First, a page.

Nis­san’s evo­lu­tion

A con­cept that looks like some­thing that can be rolled out to­mor­row

Top Gear (Philippines) - - Contents - WORDS BY FERMAN LAO

The Vmo­tion 2.0 is what a car from the fu­ture looks like.

I t’s no se­cret Nis­san has been on a roll the past few years. This may not be as ev­i­dent in the lo­cal mar­ket, but ev­ery­where else in the world? Nis­san-Re­nault al­liance has con­sis­tently ranked as the fourth largest car­maker with over 5.5 mil­lion units sold, with more than 50% of that com­ing from Nis­san alone. Much of this suc­cess lies in the newer mod­els that of­fer dra­mat­i­cally bet­ter style, per­for­mance, com­fort and util­ity over their ri­vals in var­i­ous ve­hi­cle classes.

With Nis­san’s large—and still grow­ing— con­sumer base, it’s no won­der the mar­que is in­vest­ing heav­ily on con­cept stud­ies to gauge mar­ket re­ac­tion to pos­si­ble fu­ture mod­els and style themes. Here, the V mo­tion 2.0 takes the V mo­tion de­sign lan­guage, cur­rently worn by many of the ve­hi­cles that have contributed to the brand’s growth, to the next level of evo­lu­tion.

Re­vealed at the 2017 North Amer­i­can In­ter­na­tional Auto Show, the new con­cept builds upon the sig­na­ture look of the Mu­rano cross­over and the Max­ima sports sedan to push the bound­aries of au­to­mo­tive de­sign. It does this by mak­ing “an in­tel­li­gent three-di­men­sional shape to cre­ate the vol­ume and ar­chi­tec­ture of the ve­hi­cle.” The V mo­tion grille be­comes a large cen­ter­piece, with ev­ery­thing else styled to com­ple­ment the theme. It is not all for the sake of show, how­ever; the vents on ei­ther side of the fas­cia look like air in­takes meant to aid in cool­ing the gen­er­ously sized Brembo brakes be­hind the in-your-face-but-not-for-pro­duc­tion-spec al­loys.

Above the vents are LED-like light­ing el­e­ments that in­te­grate with the body­work cleanly to be­come part of the mus­cu­lar fender bulges. The top edge of the head­lamps also con­tinue rear­ward to form dis­tinct char­ac­ter lines that draw at­ten­tion to the flanks. A few more char­ac­ter lines are chis­eled on the sides, creat­ing a pow­er­ful, al­ways-in-mo­tion im­pres­sion. An in­ter­est­ing de­tail that bears men­tion­ing is what seems to be exit vents in­cor­po­rated into the char­ac­ter line, just be­hind and above the lead­ing and bot­tom edge of the lower line. The slant of the lower body de­tail also

mim­ics those on the lower lead­ing edge of the front in­lets, sug­gest­ing work­ing aero­dy­nam­ics in­stead of purely styling el­e­ments.

The green­house, too, con­tin­ues to push for­ward the float­ing roof el­e­ment, evolv­ing to a con­tin­u­ous A-pil­lar-to-C-pil­lar arch in­stead of the tra­di­tional three-pil­lar ar­range­ment. The arch al­lows for what looks to be an ex­pan­sive panoramic glass roof that ends with the trunk’s lead­ing edge; the roof sup­ported by a cen­ter spine sit­u­ated par­al­lel to and above the in­te­rior’s cen­ter con­sole, which runs from the dash­board to the rear pas­sen­ger seats.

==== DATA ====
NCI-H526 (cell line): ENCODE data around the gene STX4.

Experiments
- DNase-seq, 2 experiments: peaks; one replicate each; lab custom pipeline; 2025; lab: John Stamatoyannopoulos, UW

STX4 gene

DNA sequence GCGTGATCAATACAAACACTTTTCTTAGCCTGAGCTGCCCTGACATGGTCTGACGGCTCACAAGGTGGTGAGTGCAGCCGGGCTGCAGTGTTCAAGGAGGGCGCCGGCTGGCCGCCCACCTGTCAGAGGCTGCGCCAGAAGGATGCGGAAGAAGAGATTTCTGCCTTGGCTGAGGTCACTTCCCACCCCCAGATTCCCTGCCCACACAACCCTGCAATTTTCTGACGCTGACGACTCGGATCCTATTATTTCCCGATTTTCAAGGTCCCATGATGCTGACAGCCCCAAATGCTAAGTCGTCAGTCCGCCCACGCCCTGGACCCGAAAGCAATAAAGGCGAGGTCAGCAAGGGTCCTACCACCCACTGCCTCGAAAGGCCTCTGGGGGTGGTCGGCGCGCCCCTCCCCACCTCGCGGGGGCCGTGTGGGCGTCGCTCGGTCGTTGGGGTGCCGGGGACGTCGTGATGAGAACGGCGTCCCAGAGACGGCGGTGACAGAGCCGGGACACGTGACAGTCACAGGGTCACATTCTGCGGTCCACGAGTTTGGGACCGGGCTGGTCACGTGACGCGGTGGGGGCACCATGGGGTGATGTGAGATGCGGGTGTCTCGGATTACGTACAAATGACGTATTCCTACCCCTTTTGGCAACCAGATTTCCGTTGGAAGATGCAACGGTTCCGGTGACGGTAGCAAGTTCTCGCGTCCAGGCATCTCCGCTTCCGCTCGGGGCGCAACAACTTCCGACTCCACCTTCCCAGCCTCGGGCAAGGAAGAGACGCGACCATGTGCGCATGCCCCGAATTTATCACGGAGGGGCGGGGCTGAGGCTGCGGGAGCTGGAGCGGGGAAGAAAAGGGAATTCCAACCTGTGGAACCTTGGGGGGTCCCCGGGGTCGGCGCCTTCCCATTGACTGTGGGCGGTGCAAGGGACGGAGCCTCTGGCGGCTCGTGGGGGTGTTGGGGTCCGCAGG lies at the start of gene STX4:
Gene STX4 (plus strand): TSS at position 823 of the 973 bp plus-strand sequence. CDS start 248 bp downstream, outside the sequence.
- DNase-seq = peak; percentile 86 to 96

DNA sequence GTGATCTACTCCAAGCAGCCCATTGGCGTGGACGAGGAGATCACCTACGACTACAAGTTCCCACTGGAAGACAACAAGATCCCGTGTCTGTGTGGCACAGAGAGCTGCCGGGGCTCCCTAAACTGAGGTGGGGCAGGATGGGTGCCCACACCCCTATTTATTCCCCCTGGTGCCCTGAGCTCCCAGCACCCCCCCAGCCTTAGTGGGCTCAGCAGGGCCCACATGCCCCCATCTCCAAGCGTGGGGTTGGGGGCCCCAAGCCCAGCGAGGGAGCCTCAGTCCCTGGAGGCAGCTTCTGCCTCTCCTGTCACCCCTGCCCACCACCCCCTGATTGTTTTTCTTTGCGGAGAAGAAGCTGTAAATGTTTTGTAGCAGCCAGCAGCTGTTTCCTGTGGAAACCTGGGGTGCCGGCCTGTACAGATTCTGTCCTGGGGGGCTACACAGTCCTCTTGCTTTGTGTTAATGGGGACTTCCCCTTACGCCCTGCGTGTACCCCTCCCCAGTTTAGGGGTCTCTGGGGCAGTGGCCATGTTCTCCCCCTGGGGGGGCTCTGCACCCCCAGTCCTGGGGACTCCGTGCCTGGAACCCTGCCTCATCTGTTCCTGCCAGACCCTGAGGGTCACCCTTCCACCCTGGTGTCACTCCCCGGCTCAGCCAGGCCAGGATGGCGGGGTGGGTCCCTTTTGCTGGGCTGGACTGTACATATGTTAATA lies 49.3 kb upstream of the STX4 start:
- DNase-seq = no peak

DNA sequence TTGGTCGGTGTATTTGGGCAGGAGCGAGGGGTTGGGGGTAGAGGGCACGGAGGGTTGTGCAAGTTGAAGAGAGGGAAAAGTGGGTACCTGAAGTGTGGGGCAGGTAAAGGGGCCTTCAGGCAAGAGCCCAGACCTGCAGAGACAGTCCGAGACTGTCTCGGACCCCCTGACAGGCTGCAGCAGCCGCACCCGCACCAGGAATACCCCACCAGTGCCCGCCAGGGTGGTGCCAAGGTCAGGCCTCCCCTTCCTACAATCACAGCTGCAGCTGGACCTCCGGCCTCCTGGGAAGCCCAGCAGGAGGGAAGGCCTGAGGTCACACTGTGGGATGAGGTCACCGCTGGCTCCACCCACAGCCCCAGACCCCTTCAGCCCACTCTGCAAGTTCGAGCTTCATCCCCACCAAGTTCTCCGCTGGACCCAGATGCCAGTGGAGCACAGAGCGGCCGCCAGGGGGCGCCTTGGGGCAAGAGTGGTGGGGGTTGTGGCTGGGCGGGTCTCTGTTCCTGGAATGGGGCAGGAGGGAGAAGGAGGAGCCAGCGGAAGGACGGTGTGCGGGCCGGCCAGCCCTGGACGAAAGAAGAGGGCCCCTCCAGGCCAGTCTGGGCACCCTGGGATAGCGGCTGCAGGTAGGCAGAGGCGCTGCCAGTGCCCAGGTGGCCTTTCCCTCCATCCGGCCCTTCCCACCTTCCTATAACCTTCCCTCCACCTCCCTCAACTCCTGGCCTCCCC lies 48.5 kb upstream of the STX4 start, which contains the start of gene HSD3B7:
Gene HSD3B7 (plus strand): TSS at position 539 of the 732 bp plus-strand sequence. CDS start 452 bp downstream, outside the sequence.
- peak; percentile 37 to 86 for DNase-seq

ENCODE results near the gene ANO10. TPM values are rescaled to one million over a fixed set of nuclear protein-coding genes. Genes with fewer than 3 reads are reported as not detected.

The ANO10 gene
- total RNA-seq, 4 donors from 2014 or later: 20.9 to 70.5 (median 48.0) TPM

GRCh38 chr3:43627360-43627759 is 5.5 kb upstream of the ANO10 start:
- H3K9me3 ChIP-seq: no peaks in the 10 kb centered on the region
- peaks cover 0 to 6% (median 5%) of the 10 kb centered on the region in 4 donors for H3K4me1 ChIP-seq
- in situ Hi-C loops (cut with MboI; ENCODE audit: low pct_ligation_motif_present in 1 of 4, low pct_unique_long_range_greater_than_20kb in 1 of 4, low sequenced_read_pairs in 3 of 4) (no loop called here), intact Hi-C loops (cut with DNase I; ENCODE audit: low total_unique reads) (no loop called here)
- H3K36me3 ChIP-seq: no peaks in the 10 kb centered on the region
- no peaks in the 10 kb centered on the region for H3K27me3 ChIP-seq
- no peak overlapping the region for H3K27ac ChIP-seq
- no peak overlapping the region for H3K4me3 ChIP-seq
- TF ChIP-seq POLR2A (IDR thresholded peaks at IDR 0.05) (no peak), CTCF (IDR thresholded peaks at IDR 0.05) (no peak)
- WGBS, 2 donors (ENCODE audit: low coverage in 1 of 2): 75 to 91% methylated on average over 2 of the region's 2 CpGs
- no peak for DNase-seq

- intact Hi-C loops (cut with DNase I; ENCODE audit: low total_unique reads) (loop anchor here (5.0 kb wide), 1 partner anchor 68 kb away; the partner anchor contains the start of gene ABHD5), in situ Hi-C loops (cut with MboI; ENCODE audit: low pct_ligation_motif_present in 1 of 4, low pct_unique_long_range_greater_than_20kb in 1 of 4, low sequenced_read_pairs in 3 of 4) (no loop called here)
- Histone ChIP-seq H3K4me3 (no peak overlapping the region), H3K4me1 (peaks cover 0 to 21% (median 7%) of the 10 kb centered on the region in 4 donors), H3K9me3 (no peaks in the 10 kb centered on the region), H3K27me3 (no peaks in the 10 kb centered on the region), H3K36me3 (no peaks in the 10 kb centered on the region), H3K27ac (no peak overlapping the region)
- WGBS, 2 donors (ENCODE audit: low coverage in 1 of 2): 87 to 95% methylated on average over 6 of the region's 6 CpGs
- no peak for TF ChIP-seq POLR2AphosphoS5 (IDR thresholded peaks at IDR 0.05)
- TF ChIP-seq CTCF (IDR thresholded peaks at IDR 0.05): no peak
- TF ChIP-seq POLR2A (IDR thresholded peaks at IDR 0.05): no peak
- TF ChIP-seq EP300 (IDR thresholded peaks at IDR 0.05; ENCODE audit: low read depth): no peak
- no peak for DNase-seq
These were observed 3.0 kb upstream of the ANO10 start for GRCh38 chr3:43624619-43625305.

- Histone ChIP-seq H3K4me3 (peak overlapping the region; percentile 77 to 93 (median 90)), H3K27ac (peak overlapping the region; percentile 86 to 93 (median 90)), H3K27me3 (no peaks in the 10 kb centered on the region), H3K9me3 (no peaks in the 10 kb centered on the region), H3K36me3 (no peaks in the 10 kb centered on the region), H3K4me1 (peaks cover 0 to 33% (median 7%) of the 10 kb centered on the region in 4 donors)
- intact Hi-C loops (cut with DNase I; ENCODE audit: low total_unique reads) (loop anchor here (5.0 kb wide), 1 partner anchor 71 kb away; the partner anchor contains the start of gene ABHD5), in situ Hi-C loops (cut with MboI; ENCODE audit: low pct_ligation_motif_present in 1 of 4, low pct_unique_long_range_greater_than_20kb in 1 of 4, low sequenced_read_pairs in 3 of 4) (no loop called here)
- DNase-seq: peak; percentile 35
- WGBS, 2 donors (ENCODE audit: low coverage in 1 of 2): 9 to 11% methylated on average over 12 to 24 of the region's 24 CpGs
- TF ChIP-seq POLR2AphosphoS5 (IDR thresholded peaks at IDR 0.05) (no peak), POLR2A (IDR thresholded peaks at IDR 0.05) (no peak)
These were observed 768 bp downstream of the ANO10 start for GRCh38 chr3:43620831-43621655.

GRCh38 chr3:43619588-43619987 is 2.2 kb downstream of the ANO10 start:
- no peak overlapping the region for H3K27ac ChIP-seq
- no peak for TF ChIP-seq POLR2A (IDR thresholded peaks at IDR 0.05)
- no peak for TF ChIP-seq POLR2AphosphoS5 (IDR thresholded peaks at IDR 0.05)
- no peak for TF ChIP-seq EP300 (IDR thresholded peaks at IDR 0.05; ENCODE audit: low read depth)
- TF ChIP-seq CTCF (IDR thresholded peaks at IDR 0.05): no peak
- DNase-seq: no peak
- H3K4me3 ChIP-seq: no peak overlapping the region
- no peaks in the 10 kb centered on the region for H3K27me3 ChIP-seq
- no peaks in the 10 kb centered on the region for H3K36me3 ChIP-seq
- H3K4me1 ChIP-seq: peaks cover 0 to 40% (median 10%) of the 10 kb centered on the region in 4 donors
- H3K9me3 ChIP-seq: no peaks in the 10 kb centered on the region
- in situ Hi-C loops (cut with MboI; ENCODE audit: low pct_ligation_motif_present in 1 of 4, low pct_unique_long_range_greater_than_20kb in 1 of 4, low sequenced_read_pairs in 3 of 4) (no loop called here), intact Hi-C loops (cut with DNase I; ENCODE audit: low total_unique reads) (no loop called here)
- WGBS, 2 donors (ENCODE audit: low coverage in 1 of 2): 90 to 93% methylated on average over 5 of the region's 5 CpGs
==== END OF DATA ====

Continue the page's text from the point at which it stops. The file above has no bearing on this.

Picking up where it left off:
A stand­out de­sign el­e­ment is the cen­ter-pil­lar­less door ar­range­ment with rear sui­cide doors. This opens up the en­tire side of the ve­hi­cle to af­ford ul­ti­mate ac­ces­si­bil­ity to the beau­ti­fully crafted in­te­rior. The sculpted seats boast fin­ishes and de­sign el­e­ments that be­long more in an art gallery than in a car. The sides of the head­rests ex­hibit a pin­hole pat­tern; th­ese are ac­tu­ally part of the Bose Ul­tra Nearfield speaker sys­tem that gen­er­ates an im­mer­sive 360-de­gree sound arena around the driver.

In the cock­pit, a steer­ing wheel with an ab­bre­vi­ated top per­mits an un­ob­structed view of the sin­gle-piece widescreen dis­play that spans al­most two-thirds of the bi-level dash­board. Ev­ery bit of in­for­ma­tion can be dis­played on this ‘Glid­ing Wing’ screen, and may be ac­cessed via both the cen­ter-con­sole con­trol knobs and the touch sur­faces that are within easy reach of both driver and pas­sen­ger. A smaller screen slides along the rear part of the spine to share in­for­ma­tion and con­trols to rear pas­sen­gers.

The ze­bra­wood fin­ish on the door pan­els are par­tic­u­larly com­mend­able; it’s so wellex­e­cuted and would be a wel­come fea­ture in the pro­duc­tion ver­sion. The hy­brid half-car­pet, half wood floor—not en­tirely prat­i­cal but cer­tainly stylish—bears a sim­u­lar pat­tern.

Fea­tur­ing the Nis­san In­tel­li­gent Mo­bil­ity sys­tem de­signed to achieve zero emis­sions and zero fa­tal­i­ties, the V mo­tion 2.0 is equipped with Pro Pi­lot driv­ing-support tech­nol­ogy. While not fully au­ton­o­mous, it does al­low for re­duced fa­tigue, in­di­cates that the driver­less mode is ac­tive to other road users by illuminating the front grille as well as a sim­i­lar el­e­ment in the rear lower-dif­fuser out­let.

The V mo­tion 2.0, while still a con­cept, show­cases nu­mer­ous tech­nolo­gies that are al­ready seen on many pro­duc­tion Nis­sans. The au­ton­o­mous-driv­ing elec­tric sports-sedan mar­ket may just be­come a bit more crowded.

‘The V mo­tion 2.0 takes the no­table de­sign lan­guage to the next level of evo­lu­tion’

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This lit­tle screen slides along the spine. What a neat trick!

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